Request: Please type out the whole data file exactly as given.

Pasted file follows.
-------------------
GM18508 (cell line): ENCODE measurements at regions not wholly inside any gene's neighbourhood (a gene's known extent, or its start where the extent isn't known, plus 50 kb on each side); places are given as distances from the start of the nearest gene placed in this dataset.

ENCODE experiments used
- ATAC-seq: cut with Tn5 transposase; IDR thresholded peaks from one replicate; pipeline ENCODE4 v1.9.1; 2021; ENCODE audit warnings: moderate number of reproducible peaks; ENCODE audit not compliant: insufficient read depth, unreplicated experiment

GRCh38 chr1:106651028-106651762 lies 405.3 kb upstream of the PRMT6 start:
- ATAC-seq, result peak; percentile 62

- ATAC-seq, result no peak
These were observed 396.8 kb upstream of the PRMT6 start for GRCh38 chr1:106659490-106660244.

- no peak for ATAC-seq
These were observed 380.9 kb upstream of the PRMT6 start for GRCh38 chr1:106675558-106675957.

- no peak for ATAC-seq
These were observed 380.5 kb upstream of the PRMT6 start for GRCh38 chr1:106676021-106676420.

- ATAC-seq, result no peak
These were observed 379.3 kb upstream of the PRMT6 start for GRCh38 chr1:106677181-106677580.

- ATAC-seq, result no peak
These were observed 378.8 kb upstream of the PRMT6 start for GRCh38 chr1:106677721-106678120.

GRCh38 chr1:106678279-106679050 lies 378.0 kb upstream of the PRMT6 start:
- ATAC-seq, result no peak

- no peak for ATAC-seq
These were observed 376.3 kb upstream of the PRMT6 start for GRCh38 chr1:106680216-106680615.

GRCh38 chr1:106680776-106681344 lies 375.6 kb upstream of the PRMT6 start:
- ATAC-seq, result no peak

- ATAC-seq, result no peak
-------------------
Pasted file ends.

GM18508 (cell line): ENCODE measurements at regions not wholly inside any gene's neighbourhood (a gene's known extent, or its start where the extent isn't known, plus 50 kb on each side); places are given as distances from the start of the nearest gene placed in this dataset.

ENCODE experiments used
- ATAC-seq: cut with Tn5 transposase; IDR thresholded peaks from one replicate; pipeline ENCODE4 v1.9.1; 2021; ENCODE audit warnings: moderate number of reproducible peaks; ENCODE audit not compliant: insufficient read depth, unreplicated experiment

GRCh38 chr1:106651028-106651762 lies 405.3 kb upstream of the PRMT6 start:
- ATAC-seq, result peak; percentile 62

- ATAC-seq, result no peak
These were observed 396.8 kb upstream of the PRMT6 start for GRCh38 chr1:106659490-106660244.

- no peak for ATAC-seq
These were observed 380.9 kb upstream of the PRMT6 start for GRCh38 chr1:106675558-106675957.

- no peak for ATAC-seq
These were observed 380.5 kb upstream of the PRMT6 start for GRCh38 chr1:106676021-106676420.

- ATAC-seq, result no peak
These were observed 379.3 kb upstream of the PRMT6 start for GRCh38 chr1:106677181-106677580.

- ATAC-seq, result no peak
These were observed 378.8 kb upstream of the PRMT6 start for GRCh38 chr1:106677721-106678120.

GRCh38 chr1:106678279-106679050 lies 378.0 kb upstream of the PRMT6 start:
- ATAC-seq, result no peak

- no peak for ATAC-seq
These were observed 376.3 kb upstream of the PRMT6 start for GRCh38 chr1:106680216-106680615.

GRCh38 chr1:106680776-106681344 lies 375.6 kb upstream of the PRMT6 start:
- ATAC-seq, result no peak

- ATAC-seq, result no peak